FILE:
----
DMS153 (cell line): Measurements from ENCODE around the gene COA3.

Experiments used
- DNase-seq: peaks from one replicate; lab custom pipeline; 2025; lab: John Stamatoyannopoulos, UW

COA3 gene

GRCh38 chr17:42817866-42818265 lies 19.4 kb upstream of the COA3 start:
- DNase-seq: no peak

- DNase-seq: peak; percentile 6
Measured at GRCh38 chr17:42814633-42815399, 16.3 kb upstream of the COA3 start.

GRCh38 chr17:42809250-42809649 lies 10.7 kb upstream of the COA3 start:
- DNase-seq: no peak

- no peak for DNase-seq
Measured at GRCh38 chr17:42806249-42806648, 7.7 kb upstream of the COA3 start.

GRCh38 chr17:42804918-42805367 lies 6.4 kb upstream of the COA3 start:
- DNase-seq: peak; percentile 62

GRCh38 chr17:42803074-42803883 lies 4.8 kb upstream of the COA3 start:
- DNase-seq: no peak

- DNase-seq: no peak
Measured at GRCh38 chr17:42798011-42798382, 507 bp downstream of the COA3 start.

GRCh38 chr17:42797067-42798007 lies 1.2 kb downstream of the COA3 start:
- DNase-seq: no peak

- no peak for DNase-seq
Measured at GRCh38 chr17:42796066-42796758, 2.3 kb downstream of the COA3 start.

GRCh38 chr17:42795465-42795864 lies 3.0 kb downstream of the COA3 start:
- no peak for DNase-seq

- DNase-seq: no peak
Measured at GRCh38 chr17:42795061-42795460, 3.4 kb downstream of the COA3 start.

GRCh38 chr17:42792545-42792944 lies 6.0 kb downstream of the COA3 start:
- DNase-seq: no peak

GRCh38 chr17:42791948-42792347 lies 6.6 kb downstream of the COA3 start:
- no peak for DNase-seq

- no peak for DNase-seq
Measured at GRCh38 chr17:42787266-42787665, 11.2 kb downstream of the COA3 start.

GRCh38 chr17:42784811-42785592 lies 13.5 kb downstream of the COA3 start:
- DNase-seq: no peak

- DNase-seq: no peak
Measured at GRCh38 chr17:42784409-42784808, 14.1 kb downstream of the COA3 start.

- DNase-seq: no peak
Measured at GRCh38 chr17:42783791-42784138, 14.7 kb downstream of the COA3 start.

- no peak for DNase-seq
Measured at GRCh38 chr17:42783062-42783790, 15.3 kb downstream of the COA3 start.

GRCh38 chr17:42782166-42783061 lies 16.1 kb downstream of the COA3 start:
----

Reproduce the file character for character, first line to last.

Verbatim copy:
DMS153 (cell line): Measurements from ENCODE around the gene COA3.

Experiments used
- DNase-seq: peaks from one replicate; lab custom pipeline; 2025; lab: John Stamatoyannopoulos, UW

COA3 gene

GRCh38 chr17:42817866-42818265 lies 19.4 kb upstream of the COA3 start:
- DNase-seq: no peak

- DNase-seq: peak; percentile 6
Measured at GRCh38 chr17:42814633-42815399, 16.3 kb upstream of the COA3 start.

GRCh38 chr17:42809250-42809649 lies 10.7 kb upstream of the COA3 start:
- DNase-seq: no peak

- no peak for DNase-seq
Measured at GRCh38 chr17:42806249-42806648, 7.7 kb upstream of the COA3 start.

GRCh38 chr17:42804918-42805367 lies 6.4 kb upstream of the COA3 start:
- DNase-seq: peak; percentile 62

GRCh38 chr17:42803074-42803883 lies 4.8 kb upstream of the COA3 start:
- DNase-seq: no peak

- DNase-seq: no peak
Measured at GRCh38 chr17:42798011-42798382, 507 bp downstream of the COA3 start.

GRCh38 chr17:42797067-42798007 lies 1.2 kb downstream of the COA3 start:
- DNase-seq: no peak

- no peak for DNase-seq
Measured at GRCh38 chr17:42796066-42796758, 2.3 kb downstream of the COA3 start.

GRCh38 chr17:42795465-42795864 lies 3.0 kb downstream of the COA3 start:
- no peak for DNase-seq

- DNase-seq: no peak
Measured at GRCh38 chr17:42795061-42795460, 3.4 kb downstream of the COA3 start.

GRCh38 chr17:42792545-42792944 lies 6.0 kb downstream of the COA3 start:
- DNase-seq: no peak

GRCh38 chr17:42791948-42792347 lies 6.6 kb downstream of the COA3 start:
- no peak for DNase-seq

- no peak for DNase-seq
Measured at GRCh38 chr17:42787266-42787665, 11.2 kb downstream of the COA3 start.

GRCh38 chr17:42784811-42785592 lies 13.5 kb downstream of the COA3 start:
- DNase-seq: no peak

- DNase-seq: no peak
Measured at GRCh38 chr17:42784409-42784808, 14.1 kb downstream of the COA3 start.

- DNase-seq: no peak
Measured at GRCh38 chr17:42783791-42784138, 14.7 kb downstream of the COA3 start.

- no peak for DNase-seq
Measured at GRCh38 chr17:42783062-42783790, 15.3 kb downstream of the COA3 start.

GRCh38 chr17:42782166-42783061 lies 16.1 kb downstream of the COA3 start: